- Release the chest just before bolus administration of hydrochloric acid in order to assure dispersion and deposition into the distal airway and alveoli. Deposit the bolus in roughly 0.5 - 0.75 s. Keep the needle in the trachea until the first spontaneous breath is taken to ensure that the entire injury bolus volume is inhaled into the lungs.
- Close incision using either 1 - 2 skin staples or sutures.
- Using a 5 mL syringe with a 26 G needle, inject 1 mL SNS subcutaneously into scruff of neck for fluid resuscitation. Although there is minimal fluid loss during procedure, following surgery the mouse tends to not drink and can potentially dehydrate. Alternatively, provide SNS via an intraperitoneal injection.
- Place mouse in heated chamber at 37 °C perfused with 100% O2. Ensure that the mouse is adequately recovered before being placed back into housing. Monitor animals and do not leave unattended during this time until ambulatory and fully recovered.
5. Bronchoalveolar Lavage and Lung Processing
- Induce and maintain isoflurane anesthesia as described in Step 2.1 and Step 2.2. Confirm adequate plane of anesthesia using toe pinch method described in Step 2.2.
- Secure in a supine position on a dissecting board and use a loop of 1-0 braided silk suture hooked onto the superior incisors to extend the neck. Apply veterinary ointment on eyes to prevent dryness.
- After removing the neck skin staples, make a midline longitudinal incision through the skin from the lower abdominal wall through the previous neck incision to the mandible with scissors.
- Make a midline incision in the peritoneal musculature with scissors and retract the abdominal organs with sponges to expose the retroperitoneal space. If blood is needed, collect from the abdominal aorta or inferior vena cava at this point.
- Euthanize the animal via exsanguination by transecting the abdominal aorta and inferior vena cava. By utilizing a bilateral thoracotomy in the following step a secondary confirmatory method of euthanasia will be completed humanely as established by IACUC guidelines.
- Perforate the diaphragm to cause lung collapse. Then using bone cutting scissors, cut away the diaphragm and cut through the rib cage parallel to and on both sides of the sternum. Use a locking hemostat to retract the sternal flap to facilitate injecting 5 mL warm (37 °C) Hank's Balanced Salt Solution with calcium and magnesium into the right ventricle to flush the lung vasculature.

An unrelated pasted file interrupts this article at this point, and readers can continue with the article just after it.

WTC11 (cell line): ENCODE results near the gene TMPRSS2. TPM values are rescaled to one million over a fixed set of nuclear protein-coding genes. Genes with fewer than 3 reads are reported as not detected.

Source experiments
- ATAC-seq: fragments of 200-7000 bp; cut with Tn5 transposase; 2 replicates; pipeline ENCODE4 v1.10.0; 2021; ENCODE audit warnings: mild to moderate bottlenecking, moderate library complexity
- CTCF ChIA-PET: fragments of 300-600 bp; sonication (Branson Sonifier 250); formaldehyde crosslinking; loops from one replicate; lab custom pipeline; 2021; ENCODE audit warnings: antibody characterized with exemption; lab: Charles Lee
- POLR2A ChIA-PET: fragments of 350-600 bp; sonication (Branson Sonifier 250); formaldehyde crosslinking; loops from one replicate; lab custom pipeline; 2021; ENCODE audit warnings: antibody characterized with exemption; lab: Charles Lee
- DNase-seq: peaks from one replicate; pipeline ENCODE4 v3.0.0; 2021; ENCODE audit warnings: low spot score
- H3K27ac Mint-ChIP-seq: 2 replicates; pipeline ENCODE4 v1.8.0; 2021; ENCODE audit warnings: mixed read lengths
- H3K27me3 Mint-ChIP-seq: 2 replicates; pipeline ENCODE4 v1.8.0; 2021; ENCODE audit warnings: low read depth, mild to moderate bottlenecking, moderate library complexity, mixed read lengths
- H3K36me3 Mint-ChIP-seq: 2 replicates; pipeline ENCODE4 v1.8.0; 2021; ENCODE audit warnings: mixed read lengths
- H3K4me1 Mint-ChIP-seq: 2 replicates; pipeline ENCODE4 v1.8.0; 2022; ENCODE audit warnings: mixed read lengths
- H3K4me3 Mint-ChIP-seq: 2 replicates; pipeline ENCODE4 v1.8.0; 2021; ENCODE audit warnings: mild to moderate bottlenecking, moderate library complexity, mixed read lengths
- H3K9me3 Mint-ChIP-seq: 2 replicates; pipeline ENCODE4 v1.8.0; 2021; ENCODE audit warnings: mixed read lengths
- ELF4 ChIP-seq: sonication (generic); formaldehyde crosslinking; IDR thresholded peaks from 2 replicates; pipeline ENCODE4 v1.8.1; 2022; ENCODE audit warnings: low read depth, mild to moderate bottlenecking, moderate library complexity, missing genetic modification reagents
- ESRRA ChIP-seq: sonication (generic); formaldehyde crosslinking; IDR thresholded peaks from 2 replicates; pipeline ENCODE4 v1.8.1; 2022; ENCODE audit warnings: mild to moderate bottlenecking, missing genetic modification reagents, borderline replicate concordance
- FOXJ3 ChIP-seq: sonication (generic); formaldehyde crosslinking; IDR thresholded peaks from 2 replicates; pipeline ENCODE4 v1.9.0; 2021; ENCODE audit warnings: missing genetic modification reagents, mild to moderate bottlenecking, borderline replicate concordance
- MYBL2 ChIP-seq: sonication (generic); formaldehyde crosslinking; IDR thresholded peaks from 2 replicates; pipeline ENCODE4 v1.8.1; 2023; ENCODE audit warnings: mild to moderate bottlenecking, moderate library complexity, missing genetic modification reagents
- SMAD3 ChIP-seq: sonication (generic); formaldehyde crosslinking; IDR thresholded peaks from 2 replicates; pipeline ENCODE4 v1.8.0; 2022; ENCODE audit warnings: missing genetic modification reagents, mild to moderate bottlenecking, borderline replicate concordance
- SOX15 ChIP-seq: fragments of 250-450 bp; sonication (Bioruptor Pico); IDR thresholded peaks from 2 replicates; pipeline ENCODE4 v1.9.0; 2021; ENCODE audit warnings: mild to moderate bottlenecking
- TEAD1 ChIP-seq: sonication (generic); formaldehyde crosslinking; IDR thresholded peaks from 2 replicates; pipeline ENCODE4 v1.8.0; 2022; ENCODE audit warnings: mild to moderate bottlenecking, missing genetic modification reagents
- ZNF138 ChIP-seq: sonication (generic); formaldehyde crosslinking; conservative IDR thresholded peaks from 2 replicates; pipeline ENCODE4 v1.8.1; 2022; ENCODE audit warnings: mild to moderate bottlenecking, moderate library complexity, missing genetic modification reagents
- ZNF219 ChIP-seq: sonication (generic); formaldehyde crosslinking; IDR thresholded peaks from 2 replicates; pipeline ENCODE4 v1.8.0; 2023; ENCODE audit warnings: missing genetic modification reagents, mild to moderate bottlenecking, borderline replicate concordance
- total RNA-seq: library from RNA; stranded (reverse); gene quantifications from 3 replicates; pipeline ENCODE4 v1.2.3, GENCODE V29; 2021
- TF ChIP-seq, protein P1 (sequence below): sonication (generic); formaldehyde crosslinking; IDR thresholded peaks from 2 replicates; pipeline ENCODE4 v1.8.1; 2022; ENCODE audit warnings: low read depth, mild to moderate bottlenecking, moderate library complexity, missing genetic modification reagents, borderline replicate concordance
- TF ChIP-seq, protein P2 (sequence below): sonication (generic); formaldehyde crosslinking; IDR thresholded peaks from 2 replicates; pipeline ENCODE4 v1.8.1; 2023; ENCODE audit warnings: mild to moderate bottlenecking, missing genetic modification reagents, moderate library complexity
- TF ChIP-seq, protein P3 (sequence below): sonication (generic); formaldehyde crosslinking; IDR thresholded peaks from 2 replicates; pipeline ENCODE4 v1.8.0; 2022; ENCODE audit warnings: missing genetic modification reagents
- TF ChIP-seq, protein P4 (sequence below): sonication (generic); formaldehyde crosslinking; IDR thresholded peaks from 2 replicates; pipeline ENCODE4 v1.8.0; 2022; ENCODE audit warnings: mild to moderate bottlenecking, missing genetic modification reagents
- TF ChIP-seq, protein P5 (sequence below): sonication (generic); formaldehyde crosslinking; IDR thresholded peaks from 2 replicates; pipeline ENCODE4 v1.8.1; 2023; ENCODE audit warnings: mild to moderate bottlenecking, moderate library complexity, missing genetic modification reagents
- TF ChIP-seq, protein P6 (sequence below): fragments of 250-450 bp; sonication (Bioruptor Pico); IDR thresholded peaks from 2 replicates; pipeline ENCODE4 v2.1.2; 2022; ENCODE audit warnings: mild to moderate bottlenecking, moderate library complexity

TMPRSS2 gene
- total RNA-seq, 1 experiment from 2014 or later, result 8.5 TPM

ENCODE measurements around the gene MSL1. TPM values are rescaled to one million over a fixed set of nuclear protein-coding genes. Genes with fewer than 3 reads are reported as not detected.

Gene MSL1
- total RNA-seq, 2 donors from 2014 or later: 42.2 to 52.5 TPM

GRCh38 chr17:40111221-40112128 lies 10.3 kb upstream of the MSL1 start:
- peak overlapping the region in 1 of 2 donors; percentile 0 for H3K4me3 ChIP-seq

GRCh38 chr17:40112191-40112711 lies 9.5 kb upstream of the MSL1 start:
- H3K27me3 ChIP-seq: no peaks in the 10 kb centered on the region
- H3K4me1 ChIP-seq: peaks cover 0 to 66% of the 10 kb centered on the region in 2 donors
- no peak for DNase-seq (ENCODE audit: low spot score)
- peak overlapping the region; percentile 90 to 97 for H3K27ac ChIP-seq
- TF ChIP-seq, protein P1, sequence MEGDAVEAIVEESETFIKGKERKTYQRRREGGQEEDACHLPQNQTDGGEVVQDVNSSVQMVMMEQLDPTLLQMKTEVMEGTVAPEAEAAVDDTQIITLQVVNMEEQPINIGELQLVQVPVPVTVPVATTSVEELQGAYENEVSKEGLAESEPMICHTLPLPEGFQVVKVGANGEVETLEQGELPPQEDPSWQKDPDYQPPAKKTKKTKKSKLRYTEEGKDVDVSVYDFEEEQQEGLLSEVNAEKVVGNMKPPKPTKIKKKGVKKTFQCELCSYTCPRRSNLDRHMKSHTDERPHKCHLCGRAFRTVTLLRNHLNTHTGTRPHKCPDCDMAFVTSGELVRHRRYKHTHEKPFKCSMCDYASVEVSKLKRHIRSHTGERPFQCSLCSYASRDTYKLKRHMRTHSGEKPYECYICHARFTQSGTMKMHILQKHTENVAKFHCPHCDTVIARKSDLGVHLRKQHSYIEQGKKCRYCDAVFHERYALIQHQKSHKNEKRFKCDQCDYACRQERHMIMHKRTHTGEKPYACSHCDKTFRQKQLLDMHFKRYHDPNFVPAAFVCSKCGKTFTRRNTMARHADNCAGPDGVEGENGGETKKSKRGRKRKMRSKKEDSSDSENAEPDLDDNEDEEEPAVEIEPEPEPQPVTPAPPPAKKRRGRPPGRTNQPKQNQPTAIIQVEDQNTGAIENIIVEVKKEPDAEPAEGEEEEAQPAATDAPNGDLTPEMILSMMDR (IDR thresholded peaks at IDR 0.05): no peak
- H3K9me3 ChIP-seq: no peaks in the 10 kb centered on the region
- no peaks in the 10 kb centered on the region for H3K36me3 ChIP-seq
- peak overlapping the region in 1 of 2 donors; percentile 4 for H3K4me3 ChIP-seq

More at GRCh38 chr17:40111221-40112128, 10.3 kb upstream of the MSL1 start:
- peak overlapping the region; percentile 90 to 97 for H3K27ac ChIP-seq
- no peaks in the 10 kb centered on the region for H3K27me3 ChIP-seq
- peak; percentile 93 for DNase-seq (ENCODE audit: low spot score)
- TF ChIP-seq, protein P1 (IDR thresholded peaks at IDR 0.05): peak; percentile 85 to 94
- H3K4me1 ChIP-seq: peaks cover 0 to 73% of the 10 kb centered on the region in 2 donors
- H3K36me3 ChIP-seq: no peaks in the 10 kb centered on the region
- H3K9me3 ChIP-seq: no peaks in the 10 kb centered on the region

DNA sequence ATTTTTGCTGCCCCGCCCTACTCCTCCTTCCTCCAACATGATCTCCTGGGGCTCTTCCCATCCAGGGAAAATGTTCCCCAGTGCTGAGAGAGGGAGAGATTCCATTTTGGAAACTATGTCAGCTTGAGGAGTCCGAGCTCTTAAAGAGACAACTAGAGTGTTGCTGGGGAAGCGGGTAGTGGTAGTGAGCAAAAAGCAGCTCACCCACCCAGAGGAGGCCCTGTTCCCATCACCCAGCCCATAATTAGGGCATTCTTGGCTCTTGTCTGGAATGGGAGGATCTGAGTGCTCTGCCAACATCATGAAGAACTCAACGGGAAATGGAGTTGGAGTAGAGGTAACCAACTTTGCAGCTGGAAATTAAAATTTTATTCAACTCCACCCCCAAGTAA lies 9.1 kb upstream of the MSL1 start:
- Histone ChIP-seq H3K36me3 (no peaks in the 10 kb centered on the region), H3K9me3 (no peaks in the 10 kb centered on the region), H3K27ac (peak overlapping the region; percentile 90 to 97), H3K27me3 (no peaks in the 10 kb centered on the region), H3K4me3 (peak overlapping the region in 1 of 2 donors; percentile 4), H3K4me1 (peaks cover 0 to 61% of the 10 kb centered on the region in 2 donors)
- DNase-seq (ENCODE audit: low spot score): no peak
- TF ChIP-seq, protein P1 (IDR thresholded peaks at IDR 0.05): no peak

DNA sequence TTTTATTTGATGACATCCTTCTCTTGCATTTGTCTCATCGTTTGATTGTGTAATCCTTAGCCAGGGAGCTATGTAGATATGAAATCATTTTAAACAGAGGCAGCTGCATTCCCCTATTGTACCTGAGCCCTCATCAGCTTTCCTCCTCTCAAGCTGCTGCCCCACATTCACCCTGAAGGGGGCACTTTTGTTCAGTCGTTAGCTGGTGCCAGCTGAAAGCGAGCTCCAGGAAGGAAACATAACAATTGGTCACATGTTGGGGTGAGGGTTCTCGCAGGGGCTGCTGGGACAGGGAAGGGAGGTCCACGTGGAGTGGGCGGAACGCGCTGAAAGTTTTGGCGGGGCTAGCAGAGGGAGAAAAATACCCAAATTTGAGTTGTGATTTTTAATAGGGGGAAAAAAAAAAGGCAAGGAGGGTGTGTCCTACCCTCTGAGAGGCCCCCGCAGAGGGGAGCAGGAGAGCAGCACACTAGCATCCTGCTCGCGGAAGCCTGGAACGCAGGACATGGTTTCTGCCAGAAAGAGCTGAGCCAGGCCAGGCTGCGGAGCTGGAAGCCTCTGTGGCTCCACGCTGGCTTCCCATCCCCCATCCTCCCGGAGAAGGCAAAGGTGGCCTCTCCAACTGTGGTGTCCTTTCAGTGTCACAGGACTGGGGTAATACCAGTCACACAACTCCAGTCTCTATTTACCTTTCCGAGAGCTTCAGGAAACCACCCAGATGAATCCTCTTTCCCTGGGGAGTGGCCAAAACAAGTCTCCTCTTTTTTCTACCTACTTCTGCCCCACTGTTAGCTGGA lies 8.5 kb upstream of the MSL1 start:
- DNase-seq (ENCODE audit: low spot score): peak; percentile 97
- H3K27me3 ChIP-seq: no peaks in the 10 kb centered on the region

- As the blood from the aorta is obtained to evaluate peripheral cytokine levels prior to the procedure described in this paper, make a small incision in the left ventricle to provide necessary outflow for blood to leave the circulation to adequate flush the lung vasculature if not obtaining blood.
- Prop the dissection board to a 60° incline and use the procedure described in Step 2.2 to facilitate inserting a 20 G x ½" stainless steel cannula in the trachea and secure with a 1-0 suture.
- Place the dissection board horizontally and perform a bronchoalveolar lavage (BAL).
- To perform the BAL attach two 5 mL syringes to a 3-way stopcock. Fill one syringe with 5 mL of SNS and screw into port of stopcock. Attach an empty 5 mL syringe to a 2nd port and finally attach open port of stopcock to intra-tracheal cannula placed in Step 5.6. Instill 1 mL of NS into lungs and lavage with second syringe.
- Repeat for 5 total 1 mL NS instillations being careful that the tracheal cannula remains secured and parallel to the trachea so it does not tear the trachea.
- For histological analysis, cannulate the trachea as in Step 5.7. Fix the lungs by insufflating with 10% neutral buffered formalin at 20 cm H2O for 24 h.
- Remove each lung lobe carefully using scissors and forceps by transecting bronchus near the hilum. Place each lung lobe (5 total) in a histology cassette prior to being embedded in paraffin. Cut 5 µm tissue sections with a microtome, and stain with hematoxylin and eosin using standard histological techniques.6 Morphometrics can also be performed on the histological slides to quantify the severity inflammation.4
- Process the recovered BAL by centrifuging at 1,500 x g for 3 min at 4 °C. Aliquot the cell-free BAL supernatants in equivalent amounts into 2.0 mL microcentrifuge tubes for future analysis. Store at -80 °C.
- Analyze the BAL for albumin concentration by ELISA, or any other biological product of interest.11The pelleted cells from the BAL can be counted, cytoslide specimens generated, and stained with Wright-Giemsa-based stain for white blood cell differential count determination to assess the lungs' inflammatory reaction.
Pulmonary Histopathology of the Murine Model of Acid Aspiration Pneumonitis
Mice were injured as described above and lungs were removed 24 h post low pH insult, sectioned and H&E stained (Figure 1). Necrotic cells, loss of lung parenchymal architecture, cells and debris within airspaces and significant PMN infiltration are clearly observed. Similar to aspiration clinically, our model results in a heterogeneous injury of the distal lung air spaces resulting in areas of patchy PMN infiltration and fibrinous protein deposition. This is very similar to the pattern observed in human ARDS patients histologically.
Albumin Leakage into Airways